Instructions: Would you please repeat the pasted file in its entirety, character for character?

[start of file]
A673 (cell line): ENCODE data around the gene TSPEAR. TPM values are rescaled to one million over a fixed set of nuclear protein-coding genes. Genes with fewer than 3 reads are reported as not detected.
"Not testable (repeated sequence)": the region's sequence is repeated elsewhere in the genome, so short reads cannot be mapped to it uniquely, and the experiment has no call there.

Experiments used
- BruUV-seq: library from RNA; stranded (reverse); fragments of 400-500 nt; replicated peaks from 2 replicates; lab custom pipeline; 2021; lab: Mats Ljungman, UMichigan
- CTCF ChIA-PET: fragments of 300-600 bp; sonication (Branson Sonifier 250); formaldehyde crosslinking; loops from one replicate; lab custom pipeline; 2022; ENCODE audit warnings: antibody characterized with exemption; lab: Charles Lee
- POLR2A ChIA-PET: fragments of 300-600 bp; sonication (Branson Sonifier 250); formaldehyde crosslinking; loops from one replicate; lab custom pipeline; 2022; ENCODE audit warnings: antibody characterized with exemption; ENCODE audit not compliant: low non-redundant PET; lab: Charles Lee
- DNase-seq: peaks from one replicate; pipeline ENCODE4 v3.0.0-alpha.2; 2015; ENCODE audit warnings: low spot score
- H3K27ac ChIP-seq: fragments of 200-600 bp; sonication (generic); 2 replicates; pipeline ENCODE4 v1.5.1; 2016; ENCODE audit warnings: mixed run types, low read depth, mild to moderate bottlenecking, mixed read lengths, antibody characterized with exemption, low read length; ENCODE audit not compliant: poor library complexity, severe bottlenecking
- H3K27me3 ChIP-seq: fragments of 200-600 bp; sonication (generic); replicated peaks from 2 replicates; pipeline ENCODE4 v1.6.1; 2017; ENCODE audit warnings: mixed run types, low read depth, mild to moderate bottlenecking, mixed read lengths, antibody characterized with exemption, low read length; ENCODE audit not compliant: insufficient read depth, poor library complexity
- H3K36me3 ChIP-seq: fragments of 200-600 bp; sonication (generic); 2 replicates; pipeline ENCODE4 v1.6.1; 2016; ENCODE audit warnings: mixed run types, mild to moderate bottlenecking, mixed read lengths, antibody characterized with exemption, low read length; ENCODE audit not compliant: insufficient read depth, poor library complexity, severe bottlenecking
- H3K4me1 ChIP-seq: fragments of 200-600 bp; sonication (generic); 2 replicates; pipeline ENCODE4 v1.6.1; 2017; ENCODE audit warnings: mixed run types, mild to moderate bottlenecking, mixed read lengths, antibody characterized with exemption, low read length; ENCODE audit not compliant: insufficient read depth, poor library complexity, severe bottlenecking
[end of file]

A673 (cell line): ENCODE data around the gene TSPEAR. TPM values are rescaled to one million over a fixed set of nuclear protein-coding genes. Genes with fewer than 3 reads are reported as not detected.
"Not testable (repeated sequence)": the region's sequence is repeated elsewhere in the genome, so short reads cannot be mapped to it uniquely, and the experiment has no call there.

Experiments used
- BruUV-seq: library from RNA; stranded (reverse); fragments of 400-500 nt; replicated peaks from 2 replicates; lab custom pipeline; 2021; lab: Mats Ljungman, UMichigan
- CTCF ChIA-PET: fragments of 300-600 bp; sonication (Branson Sonifier 250); formaldehyde crosslinking; loops from one replicate; lab custom pipeline; 2022; ENCODE audit warnings: antibody characterized with exemption; lab: Charles Lee
- POLR2A ChIA-PET: fragments of 300-600 bp; sonication (Branson Sonifier 250); formaldehyde crosslinking; loops from one replicate; lab custom pipeline; 2022; ENCODE audit warnings: antibody characterized with exemption; ENCODE audit not compliant: low non-redundant PET; lab: Charles Lee
- DNase-seq: peaks from one replicate; pipeline ENCODE4 v3.0.0-alpha.2; 2015; ENCODE audit warnings: low spot score
- H3K27ac ChIP-seq: fragments of 200-600 bp; sonication (generic); 2 replicates; pipeline ENCODE4 v1.5.1; 2016; ENCODE audit warnings: mixed run types, low read depth, mild to moderate bottlenecking, mixed read lengths, antibody characterized with exemption, low read length; ENCODE audit not compliant: poor library complexity, severe bottlenecking
- H3K27me3 ChIP-seq: fragments of 200-600 bp; sonication (generic); replicated peaks from 2 replicates; pipeline ENCODE4 v1.6.1; 2017; ENCODE audit warnings: mixed run types, low read depth, mild to moderate bottlenecking, mixed read lengths, antibody characterized with exemption, low read length; ENCODE audit not compliant: insufficient read depth, poor library complexity
- H3K36me3 ChIP-seq: fragments of 200-600 bp; sonication (generic); 2 replicates; pipeline ENCODE4 v1.6.1; 2016; ENCODE audit warnings: mixed run types, mild to moderate bottlenecking, mixed read lengths, antibody characterized with exemption, low read length; ENCODE audit not compliant: insufficient read depth, poor library complexity, severe bottlenecking
- H3K4me1 ChIP-seq: fragments of 200-600 bp; sonication (generic); 2 replicates; pipeline ENCODE4 v1.6.1; 2017; ENCODE audit warnings: mixed run types, mild to moderate bottlenecking, mixed read lengths, antibody characterized with exemption, low read length; ENCODE audit not compliant: insufficient read depth, poor library complexity, severe bottlenecking